Building or refreshing your organization’s look and feel requires expert guidance. But if you don’t have an in-house designer, you might be intimidated by the prospect of working with a creative agency. Below are some tips for simplifying the process:
- Look for an agency that’s compatible with your brand. When you’re auditioning agency candidates, check their portfolio for work that’s relevant to your needs. Ask them what they offer you that other agencies don’t; learn how they differentiate themselves from the competition. See what others say about the agency; if the reviews aren’t good, it’s time to look elsewhere. Be certain that anyone you’re considering takes your goals into account. If you’re on a tight deadline, make sure that the agency can complete the project on time, and incorporate any rush fees into your design budget.
- Be realistic about what you can spend. Share your financial expectations with the agency before you begin the engagement. Don’t ask designers their quoted rate; remember that you’re paying for quality. Ask yourself whether you want the lowest value or the best results; as the saying goes, “Fast, cheap, or right—pick two.” Expect to pay higher fees for design/editorial services if you request numerous changes; minimize cost overruns by submitting all corrections in one email or document.
- Develop clear style guidelines. Avoid unnecessary rework by providing designers with a brand standards manual and a content brief. The former maps out a general idea of the organization’s visual and verbal identity, while the latter outlines expectations for a specific project. Beginning the design process with well-defined instructions will ultimately save you time, money, and aggravation, especially when it comes to making sense of intangibles such as the nuances of brand voice.
- Know what style you’re looking for. Designers can complete the project more quickly and easily if you provide them with examples of styles you like. These examples might be images, webpages, distinctive color schemes, or even shapes that you want to incorporate in your design. Not knowing what you want can lead to many changes and much frustration. The more prepared you are, the better.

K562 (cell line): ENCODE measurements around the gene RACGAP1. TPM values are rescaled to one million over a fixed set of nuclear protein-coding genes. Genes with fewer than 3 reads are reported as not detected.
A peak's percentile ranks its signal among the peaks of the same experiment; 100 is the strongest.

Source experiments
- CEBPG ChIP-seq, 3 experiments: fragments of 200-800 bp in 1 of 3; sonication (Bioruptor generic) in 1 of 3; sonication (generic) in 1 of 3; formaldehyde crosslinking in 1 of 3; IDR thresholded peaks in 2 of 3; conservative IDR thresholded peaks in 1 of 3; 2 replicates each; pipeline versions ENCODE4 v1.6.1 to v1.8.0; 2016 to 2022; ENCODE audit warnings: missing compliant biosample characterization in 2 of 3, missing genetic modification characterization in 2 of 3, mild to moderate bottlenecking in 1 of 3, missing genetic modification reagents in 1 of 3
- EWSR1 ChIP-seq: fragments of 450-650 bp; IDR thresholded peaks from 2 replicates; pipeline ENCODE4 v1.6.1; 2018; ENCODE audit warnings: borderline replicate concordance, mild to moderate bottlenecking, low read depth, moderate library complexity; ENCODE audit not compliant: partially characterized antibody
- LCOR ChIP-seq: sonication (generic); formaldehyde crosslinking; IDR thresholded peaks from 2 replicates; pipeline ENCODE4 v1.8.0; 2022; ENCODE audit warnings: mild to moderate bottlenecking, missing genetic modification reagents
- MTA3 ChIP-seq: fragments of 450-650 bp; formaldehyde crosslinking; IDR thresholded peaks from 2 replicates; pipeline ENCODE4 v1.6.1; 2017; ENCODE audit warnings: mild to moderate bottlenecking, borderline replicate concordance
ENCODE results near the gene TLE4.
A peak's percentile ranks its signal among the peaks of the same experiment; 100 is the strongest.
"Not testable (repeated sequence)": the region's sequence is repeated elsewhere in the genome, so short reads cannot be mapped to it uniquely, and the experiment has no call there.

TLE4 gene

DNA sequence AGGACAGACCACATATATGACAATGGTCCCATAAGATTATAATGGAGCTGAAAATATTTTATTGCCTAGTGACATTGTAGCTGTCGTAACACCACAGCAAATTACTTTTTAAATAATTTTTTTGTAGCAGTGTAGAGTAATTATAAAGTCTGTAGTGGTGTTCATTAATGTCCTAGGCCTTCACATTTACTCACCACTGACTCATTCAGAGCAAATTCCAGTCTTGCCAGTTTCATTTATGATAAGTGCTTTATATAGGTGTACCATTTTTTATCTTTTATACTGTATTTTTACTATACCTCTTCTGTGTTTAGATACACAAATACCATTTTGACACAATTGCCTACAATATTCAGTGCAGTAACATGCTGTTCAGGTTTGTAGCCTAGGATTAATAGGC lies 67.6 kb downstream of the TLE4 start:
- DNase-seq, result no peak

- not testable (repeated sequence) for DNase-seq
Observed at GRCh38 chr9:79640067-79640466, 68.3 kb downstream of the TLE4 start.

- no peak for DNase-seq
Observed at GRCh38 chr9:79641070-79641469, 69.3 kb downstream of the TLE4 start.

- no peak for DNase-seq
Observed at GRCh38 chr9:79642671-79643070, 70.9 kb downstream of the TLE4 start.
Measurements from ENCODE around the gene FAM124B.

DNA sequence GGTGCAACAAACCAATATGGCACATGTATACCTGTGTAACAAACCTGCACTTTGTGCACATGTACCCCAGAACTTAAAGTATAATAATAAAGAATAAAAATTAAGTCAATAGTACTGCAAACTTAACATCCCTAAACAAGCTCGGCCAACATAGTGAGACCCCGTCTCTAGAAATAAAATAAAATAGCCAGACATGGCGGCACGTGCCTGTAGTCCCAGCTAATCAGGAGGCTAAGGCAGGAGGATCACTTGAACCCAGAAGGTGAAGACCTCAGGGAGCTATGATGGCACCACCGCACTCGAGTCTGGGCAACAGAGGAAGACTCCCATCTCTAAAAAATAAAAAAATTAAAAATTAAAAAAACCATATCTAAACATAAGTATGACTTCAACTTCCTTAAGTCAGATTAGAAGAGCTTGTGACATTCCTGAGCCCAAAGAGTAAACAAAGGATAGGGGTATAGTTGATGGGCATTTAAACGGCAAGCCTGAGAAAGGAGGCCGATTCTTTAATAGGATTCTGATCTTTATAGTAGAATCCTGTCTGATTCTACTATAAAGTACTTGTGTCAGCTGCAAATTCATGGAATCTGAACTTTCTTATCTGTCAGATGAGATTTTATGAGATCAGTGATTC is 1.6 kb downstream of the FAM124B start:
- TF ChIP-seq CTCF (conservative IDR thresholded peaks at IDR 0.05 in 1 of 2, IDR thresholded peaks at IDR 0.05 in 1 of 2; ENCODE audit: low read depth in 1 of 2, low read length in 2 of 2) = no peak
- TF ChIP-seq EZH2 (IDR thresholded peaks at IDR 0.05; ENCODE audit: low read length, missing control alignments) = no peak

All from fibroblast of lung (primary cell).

- Choose an effective strategy. Start your project with the organization’s content goals in mind; design elements shouldn’t conflict with the text. Tone down vivid colors with neutral backgrounds, and add a touch of brightness to make pastel colors pop. If you have many items to display (as in a catalog or portfolio), simplify their presentation by using a grid with thumbnails. This quilt-block concept is popular throughout the world of commerce.
- Protect yourself. Always have a contract in place before you start a project, no matter how small. You can’t afford to lose your money or otherwise be taken advantage of. It doesn’t make any difference how persuasive the agency is or how many great reviews it has—beginning a project without a contract still exposes your organization to risk. When you draw up the contract, stipulate that all of your information is confidential and will remain your property. Clarify who has ownership rights pertaining to the project and what factors can cause you to incur additional charges. If either party breaks its promise, a breach of contract will have taken place, and legal remedies might be needed.
Forward-thinking organizations recognize the value of good design work and its positive effect on brand marketing. They know that visual appeal encourages engagement, which ultimately prompts clicks and conversions. For help creating a high-impact design strategy, please contact us.